Impact Factor

Impact Factor

Definition: The Journal Impact Factor is published each year by Thomson Reuters. It is a measure of the number of times an average paper in a particular journal is cited during the preceding two years.

For example:

A = the number of times articles published in a specific journal in 2009 and 2010 were cited by journals during 2011.

B = the total number of 'citable items' published by that journal in 2009 and 2010. ('Citable items' are usually articles, reviews, proceedings, etc.; not editorials or letters-to-the-editor.)

2011 impact factor = A/B.

Actual value is intentionally only displayed for the most recent year. Earlier values are available in the Journal Citation Reports from Thomson Reuters.

Journal Impact Factor
Cites in 2014 to items published in: 2014=523 Number of items published in: 2014=297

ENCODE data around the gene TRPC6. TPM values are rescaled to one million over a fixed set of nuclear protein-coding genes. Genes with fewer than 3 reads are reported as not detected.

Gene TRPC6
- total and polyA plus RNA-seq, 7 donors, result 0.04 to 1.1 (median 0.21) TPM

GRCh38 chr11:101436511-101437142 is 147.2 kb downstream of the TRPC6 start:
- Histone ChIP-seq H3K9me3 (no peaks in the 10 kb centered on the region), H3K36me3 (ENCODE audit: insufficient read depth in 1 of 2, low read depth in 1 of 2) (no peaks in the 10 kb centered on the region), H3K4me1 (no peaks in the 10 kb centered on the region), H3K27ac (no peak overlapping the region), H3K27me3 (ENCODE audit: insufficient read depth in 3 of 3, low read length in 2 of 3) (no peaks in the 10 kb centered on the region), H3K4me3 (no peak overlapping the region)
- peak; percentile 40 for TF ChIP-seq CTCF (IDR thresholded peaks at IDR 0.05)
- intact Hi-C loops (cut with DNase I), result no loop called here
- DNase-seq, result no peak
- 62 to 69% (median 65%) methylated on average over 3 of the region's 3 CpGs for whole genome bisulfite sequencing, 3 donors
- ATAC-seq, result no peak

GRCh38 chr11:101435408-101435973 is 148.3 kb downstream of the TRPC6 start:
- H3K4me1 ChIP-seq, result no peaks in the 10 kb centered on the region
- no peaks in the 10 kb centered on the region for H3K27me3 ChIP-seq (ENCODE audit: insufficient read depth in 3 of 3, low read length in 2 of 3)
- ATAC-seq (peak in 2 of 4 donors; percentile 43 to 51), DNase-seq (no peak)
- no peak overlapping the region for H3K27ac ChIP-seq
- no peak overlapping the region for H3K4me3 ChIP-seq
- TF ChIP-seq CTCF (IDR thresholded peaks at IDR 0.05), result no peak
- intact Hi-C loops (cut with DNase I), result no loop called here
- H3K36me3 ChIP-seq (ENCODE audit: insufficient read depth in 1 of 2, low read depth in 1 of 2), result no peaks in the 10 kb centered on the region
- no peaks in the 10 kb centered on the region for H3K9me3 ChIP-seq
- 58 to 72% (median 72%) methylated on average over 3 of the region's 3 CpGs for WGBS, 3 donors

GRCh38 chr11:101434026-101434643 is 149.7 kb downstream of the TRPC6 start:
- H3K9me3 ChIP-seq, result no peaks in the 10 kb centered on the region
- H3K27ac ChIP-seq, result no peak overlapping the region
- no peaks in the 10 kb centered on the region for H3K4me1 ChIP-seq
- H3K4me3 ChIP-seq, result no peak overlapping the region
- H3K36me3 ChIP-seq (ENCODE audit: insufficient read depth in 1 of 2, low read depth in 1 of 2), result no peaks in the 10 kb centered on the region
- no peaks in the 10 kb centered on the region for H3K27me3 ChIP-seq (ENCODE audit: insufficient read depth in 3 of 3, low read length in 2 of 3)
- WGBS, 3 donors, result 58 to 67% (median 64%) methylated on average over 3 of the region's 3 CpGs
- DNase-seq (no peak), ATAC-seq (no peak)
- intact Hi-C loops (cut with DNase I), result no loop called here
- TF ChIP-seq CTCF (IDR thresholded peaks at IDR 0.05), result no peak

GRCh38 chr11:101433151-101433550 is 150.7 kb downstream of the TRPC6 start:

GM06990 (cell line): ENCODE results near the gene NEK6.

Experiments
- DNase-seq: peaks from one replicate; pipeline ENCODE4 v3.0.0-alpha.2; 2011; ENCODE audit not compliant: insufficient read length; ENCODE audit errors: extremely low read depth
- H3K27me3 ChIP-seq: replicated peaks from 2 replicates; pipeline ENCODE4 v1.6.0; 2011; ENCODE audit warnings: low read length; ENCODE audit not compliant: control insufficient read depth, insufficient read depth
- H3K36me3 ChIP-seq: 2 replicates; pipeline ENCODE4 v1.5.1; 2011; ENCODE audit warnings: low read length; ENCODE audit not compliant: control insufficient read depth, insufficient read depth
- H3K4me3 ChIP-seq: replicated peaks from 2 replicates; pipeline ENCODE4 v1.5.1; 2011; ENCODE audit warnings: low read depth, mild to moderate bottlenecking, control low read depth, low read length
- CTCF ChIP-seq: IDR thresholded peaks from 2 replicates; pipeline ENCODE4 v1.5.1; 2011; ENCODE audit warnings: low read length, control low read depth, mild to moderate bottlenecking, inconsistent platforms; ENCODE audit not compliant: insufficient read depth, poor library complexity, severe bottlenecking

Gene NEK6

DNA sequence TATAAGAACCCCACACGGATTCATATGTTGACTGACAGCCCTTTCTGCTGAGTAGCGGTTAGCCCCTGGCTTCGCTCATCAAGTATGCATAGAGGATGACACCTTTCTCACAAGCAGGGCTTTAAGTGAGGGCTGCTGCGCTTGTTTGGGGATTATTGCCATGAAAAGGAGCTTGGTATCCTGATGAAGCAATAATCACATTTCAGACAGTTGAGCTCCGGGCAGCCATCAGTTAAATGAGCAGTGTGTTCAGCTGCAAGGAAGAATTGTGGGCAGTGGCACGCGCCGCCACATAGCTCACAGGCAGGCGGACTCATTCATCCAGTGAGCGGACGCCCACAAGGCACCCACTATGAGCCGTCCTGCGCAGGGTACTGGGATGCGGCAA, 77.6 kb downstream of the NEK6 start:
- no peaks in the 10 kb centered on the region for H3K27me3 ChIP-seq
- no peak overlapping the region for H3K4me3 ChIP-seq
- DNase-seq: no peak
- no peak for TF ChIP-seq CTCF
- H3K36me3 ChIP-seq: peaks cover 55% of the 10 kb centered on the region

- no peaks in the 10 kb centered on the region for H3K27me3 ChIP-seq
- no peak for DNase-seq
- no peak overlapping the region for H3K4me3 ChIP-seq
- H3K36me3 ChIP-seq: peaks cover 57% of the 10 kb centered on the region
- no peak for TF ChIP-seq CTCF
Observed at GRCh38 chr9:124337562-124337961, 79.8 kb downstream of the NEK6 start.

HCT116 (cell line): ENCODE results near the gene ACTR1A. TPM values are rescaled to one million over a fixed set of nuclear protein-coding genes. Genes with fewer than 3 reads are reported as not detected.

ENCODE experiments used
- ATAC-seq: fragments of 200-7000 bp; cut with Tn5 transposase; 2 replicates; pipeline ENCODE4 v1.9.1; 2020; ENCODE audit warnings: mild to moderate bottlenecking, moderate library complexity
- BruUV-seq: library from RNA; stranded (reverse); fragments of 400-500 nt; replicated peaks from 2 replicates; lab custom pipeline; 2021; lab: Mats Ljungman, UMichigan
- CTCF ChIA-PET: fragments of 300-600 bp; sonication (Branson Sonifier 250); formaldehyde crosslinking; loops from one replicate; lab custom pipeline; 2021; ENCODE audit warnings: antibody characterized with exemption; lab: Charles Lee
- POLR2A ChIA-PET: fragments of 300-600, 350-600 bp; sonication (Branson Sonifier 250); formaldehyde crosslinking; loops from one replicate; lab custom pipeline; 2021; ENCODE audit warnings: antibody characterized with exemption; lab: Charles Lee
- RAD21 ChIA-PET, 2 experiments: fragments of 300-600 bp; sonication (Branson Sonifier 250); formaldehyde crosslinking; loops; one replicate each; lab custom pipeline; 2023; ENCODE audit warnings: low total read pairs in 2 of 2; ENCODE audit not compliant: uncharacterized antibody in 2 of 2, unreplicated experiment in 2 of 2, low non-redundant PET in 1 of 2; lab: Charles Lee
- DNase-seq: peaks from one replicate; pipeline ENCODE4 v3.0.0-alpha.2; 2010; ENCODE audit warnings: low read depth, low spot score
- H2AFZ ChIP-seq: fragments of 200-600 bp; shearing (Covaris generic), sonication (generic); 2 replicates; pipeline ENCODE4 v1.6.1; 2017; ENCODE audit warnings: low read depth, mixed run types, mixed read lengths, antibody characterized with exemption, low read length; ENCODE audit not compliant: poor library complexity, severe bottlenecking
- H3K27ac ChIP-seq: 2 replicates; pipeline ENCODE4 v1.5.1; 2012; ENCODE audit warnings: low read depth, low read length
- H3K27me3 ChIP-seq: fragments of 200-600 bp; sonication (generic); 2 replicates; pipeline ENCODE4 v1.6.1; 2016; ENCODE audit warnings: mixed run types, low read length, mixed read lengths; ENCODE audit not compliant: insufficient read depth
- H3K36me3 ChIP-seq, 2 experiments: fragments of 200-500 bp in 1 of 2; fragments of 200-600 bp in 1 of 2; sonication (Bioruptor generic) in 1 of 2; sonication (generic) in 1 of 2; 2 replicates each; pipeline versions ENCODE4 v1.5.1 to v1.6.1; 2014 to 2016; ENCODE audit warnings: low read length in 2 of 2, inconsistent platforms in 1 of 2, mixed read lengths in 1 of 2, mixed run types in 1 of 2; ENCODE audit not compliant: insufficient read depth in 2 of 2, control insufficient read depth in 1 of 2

2013=780 2013=297
Sum: 1303 Sum: 590
Calculation: Cites to recent items       1303
Number of recent items  590   =2.208

5-Year Impact Factor

 

Note: A base of five years may be more appropriate for journals in certain fields because the body of citations may not be large enough to make reasonable comparisons, or it may take longer than two years to publish and distribute leading to a longer period before others cite the work.

5-Year Journal Impact Factor
Cites in{2014} to items published in: 2014=523 Number of items published in: 2014=293
2013=780 2013=297
2012=854 2012=281
2010=836 2011=282
2009=883 2010=283
Sum: 3876 Sum: 1436
Calculation: Cites to recent items        3876
Number of recent items   1436   =2.699
 

 

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